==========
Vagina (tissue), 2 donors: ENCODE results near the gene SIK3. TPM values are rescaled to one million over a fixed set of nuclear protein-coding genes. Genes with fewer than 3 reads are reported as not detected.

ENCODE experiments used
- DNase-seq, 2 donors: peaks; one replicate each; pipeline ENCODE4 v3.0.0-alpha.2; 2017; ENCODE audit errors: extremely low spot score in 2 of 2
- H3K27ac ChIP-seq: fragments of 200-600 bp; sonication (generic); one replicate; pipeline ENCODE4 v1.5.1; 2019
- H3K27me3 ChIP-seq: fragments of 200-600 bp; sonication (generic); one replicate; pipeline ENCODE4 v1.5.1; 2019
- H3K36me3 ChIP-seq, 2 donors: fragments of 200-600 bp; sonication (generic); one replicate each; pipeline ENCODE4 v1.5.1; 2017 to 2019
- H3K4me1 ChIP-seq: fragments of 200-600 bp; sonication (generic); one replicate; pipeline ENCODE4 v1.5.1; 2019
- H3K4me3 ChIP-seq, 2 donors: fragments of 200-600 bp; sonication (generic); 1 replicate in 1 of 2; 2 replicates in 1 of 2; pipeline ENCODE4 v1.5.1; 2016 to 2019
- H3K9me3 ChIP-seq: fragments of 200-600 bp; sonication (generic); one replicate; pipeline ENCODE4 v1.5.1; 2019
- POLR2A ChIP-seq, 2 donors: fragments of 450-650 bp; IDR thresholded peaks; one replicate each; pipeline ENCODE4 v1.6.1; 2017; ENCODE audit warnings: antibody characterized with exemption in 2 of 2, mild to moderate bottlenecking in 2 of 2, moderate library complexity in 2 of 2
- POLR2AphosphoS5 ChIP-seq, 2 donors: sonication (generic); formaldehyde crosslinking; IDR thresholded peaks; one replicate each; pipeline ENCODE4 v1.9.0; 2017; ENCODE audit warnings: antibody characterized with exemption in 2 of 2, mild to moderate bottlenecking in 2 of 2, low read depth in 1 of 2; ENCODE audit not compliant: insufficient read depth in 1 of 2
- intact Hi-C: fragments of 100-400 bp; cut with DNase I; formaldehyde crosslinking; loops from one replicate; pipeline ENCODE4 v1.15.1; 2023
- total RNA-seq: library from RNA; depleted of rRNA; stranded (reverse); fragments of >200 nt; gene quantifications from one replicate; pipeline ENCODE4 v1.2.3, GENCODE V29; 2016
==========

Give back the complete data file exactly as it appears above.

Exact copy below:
Vagina (tissue), 2 donors: ENCODE results near the gene SIK3. TPM values are rescaled to one million over a fixed set of nuclear protein-coding genes. Genes with fewer than 3 reads are reported as not detected.

ENCODE experiments used
- DNase-seq, 2 donors: peaks; one replicate each; pipeline ENCODE4 v3.0.0-alpha.2; 2017; ENCODE audit errors: extremely low spot score in 2 of 2
- H3K27ac ChIP-seq: fragments of 200-600 bp; sonication (generic); one replicate; pipeline ENCODE4 v1.5.1; 2019
- H3K27me3 ChIP-seq: fragments of 200-600 bp; sonication (generic); one replicate; pipeline ENCODE4 v1.5.1; 2019
- H3K36me3 ChIP-seq, 2 donors: fragments of 200-600 bp; sonication (generic); one replicate each; pipeline ENCODE4 v1.5.1; 2017 to 2019
- H3K4me1 ChIP-seq: fragments of 200-600 bp; sonication (generic); one replicate; pipeline ENCODE4 v1.5.1; 2019
- H3K4me3 ChIP-seq, 2 donors: fragments of 200-600 bp; sonication (generic); 1 replicate in 1 of 2; 2 replicates in 1 of 2; pipeline ENCODE4 v1.5.1; 2016 to 2019
- H3K9me3 ChIP-seq: fragments of 200-600 bp; sonication (generic); one replicate; pipeline ENCODE4 v1.5.1; 2019
- POLR2A ChIP-seq, 2 donors: fragments of 450-650 bp; IDR thresholded peaks; one replicate each; pipeline ENCODE4 v1.6.1; 2017; ENCODE audit warnings: antibody characterized with exemption in 2 of 2, mild to moderate bottlenecking in 2 of 2, moderate library complexity in 2 of 2
- POLR2AphosphoS5 ChIP-seq, 2 donors: sonication (generic); formaldehyde crosslinking; IDR thresholded peaks; one replicate each; pipeline ENCODE4 v1.9.0; 2017; ENCODE audit warnings: antibody characterized with exemption in 2 of 2, mild to moderate bottlenecking in 2 of 2, low read depth in 1 of 2; ENCODE audit not compliant: insufficient read depth in 1 of 2
- intact Hi-C: fragments of 100-400 bp; cut with DNase I; formaldehyde crosslinking; loops from one replicate; pipeline ENCODE4 v1.15.1; 2023
- total RNA-seq: library from RNA; depleted of rRNA; stranded (reverse); fragments of >200 nt; gene quantifications from one replicate; pipeline ENCODE4 v1.2.3, GENCODE V29; 2016